US Fed and other central banks can’t tighten monetary policy much more
Nicholas Spiro says the economic indicators are all showing that monetary tightening won’t be possible for much longer, despite the recent spate of Federal Reserve rate hikes
Ever since the Federal Reserve rattled financial markets in May 2013 by announcing its plans to scale back its programme of quantitative easing, bond investors have been speculating incessantly about the timing and pace of a withdrawal of monetary stimulus by the world’s leading central banks.
The Fed, which raised its benchmark interest rate last month for the sixth time since December 2015 and forecast sharper-than-expected increases in the coming years, is the most advanced in normalising policy.
According to market-derived probabilities of further tightening, the US central bank is almost certain to lift rates another two times this year, with the chances of three more hikes having shot up to 30 per cent, up from 10 per cent at the start of this year.
Such is the extent of the perceived divergence between a hawkish Fed and a much more dovish European Central Bank (which, like its Japanese counterpart, is still pursuing quantitative easing as the euro zone’s underlying inflation rate remains at just half of the 2 per cent target of the ECB) that the spread, or gap, between the yield on 2-year Treasury bonds and its negative-yielding German equivalent has surged to nearly 3 per cent, its highest level since the launch of the euro in 1999.
Yet, while there is little doubt that the Fed will increase rates significantly in the near term, parts of the bond market are signalling that it will jump the gun and be forced to halt its rate-hiking cycle in a couple of years’ time as the US economy slows, possibly forcing the Fed to start loosening policy.
In a striking development which throws the difficulties faced by major central banks in exiting their ultra-accommodative policies into sharp relief, an esoteric indicator in the US debt market is showing that yields will be lower three years from now than they will in two years, suggesting that the Fed will stop tightening policy as early as 2020. In a report which pays particular attention to the inversion of the yield curve in the so-called swaps market, Deutsche Bank proclaims that “the market is [already] pricing rate cuts”.
While it would be wrong to read too much into a single technical indicator, other signs are emerging that central banks will have less room to tighten policy than thought to be the case as recently as the start of this year.
As I have commented on in earlier columns, there is increasing evidence that the global economic cycle has peaked as data releases are no longer beating expectations. Citigroup’s Global Economic Surprise Index, a closely watched gauge that looks at the rate at which data exceeds or falls short of analysts’ estimates, has suddenly dipped into negative territory, dragged down by a marked slowdown in growth in the euro zone.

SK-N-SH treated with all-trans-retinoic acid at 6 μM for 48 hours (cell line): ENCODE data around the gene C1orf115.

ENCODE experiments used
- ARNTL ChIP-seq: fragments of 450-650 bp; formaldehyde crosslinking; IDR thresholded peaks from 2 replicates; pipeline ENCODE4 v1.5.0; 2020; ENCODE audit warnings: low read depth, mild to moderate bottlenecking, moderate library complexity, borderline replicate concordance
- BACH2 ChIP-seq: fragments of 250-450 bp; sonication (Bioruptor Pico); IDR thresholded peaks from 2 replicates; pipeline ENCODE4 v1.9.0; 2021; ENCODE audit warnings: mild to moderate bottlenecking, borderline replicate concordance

More tellingly, investors themselves are becoming less optimistic about the global expansion, fearful of the recent escalation in trade tensions. The results of last month’s fund manager survey by Bank of America Merrill Lynch showed that just a net 5 per cent of investors believe global growth will be stronger over the next 12 months – the lowest since June 2016 – while only a net 8 per cent believe corporate earnings will rise, down from 35 per cent in February. As Mint Partners, a London-based brokerage, rightly noted last week, “the phrase of the day is ‘late cycle’”.
This leaves the leading central banks, particularly the Fed, in a bind.
Under pressure to tighten policy in the short term because of a pickup in inflation – market measures of US inflation already exceed the Fed’s target of 2 per cent and are also rising in the euro zone – yet constrained by signs of weaker growth, central banks are in danger of committing serious policy blunders in the coming months.
The International Monetary Fund is acutely sensitive to these risks, pointing out in its Global Financial Stability Report, published last week, that a sharper-than-expected rise in US interest rates due to an “inflation surprise” could backfire as an excessive tightening in global financial conditions “challenges” other central banks, notably the ECB, potentially forcing them to loosen policy once again.
Having spent the last several years anticipating the end of the quantitative easing era, bond markets are now starting to signal that ultra-loose monetary policy will be unwound not with a bang but with a whimper.
The good news is that this may mean monetary policy will stay loose for longer than expected, supporting growth. The bad news is that it may take an overly hawkish Fed, and a nasty market sell-off, to keep policy loose.
Nicholas Spiro is a partner for Lauressa Advisory